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Prolonged Cholestatic Liver Disease Secondary to Methotrexate

Yahya Atayan, Yasir Furkan Cagın, Mehmet Ali Erdogan, Yılmaz Bilgic, Remzi Bestas, Murat Aladag.

Abstract
Methotrexate (MTX) is a folate antagonist which damages the DNA and classified as an antimetabolite antineoplastic agent. It is the most commonly used drug in the treatment of rheumatoid arthritis (RA) and its efficiency and reliability were well established. Drug-induced hepatotoxicity varies from non-specific liver changes to acute fulminant failure, cirrhosis and liver cancer. The mechanism in which methotrexate causes liver damage is not known. It may cause acute increase in transaminase enzymes, and on the long-term it may lead to liver fibrosis and cirrhosis. Whether it is used in high doses (eg, cyclic use of 1 gram or more) or on low doses (eg, weekly doses of 7.5 to 25 mg), MTX may lead to life threatening conditions like hepatotoxicity. Presented in this case report, a 52 year old male patient was diagnosed with rheumatoid arthritis. in which hepatic fibrosis and prolonged cholestatic liver disease occurred secondary to prolonged usage of MTX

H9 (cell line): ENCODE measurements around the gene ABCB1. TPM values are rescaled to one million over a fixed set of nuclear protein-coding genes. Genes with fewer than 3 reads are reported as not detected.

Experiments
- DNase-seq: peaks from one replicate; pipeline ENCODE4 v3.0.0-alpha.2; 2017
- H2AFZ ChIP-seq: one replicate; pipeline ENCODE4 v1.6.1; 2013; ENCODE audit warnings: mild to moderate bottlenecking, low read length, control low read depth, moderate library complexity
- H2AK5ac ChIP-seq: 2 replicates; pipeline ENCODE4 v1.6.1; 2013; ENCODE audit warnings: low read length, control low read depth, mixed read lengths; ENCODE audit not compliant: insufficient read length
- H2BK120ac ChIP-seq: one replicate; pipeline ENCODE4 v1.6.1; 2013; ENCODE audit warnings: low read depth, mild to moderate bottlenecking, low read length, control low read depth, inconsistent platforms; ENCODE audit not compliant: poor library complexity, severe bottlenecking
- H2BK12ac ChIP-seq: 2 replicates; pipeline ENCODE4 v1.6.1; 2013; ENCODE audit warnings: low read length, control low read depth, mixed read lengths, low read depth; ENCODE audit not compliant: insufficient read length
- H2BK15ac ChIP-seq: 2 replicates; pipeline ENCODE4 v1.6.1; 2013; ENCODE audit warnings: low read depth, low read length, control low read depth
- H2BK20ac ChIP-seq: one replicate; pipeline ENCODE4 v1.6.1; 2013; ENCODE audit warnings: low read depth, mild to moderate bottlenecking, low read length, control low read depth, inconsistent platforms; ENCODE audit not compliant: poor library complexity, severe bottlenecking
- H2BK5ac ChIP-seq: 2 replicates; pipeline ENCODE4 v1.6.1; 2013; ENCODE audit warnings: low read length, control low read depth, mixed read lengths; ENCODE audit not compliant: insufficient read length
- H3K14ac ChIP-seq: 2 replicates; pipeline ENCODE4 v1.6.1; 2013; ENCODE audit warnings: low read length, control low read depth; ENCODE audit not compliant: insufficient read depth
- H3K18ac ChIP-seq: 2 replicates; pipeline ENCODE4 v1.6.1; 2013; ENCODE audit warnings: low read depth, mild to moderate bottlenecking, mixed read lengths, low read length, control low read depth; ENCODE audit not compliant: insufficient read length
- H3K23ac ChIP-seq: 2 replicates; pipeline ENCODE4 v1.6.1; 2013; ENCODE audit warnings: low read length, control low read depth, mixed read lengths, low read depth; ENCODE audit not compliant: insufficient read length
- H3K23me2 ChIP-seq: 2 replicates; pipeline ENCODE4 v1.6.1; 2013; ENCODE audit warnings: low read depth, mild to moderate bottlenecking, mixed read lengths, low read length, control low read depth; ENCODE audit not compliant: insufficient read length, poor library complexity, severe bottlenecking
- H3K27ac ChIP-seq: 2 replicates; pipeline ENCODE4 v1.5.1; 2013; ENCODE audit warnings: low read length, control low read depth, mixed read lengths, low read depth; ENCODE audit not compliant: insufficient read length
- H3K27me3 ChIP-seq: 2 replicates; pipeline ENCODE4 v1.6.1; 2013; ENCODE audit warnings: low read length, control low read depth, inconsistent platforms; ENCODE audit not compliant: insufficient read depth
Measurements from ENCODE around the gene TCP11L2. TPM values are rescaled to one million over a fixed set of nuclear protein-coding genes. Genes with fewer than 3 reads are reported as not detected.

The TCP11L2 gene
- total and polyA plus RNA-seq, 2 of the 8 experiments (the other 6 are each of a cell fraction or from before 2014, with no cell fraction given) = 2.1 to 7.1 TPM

Key words: Methotrexate, liver disease, cholestasis



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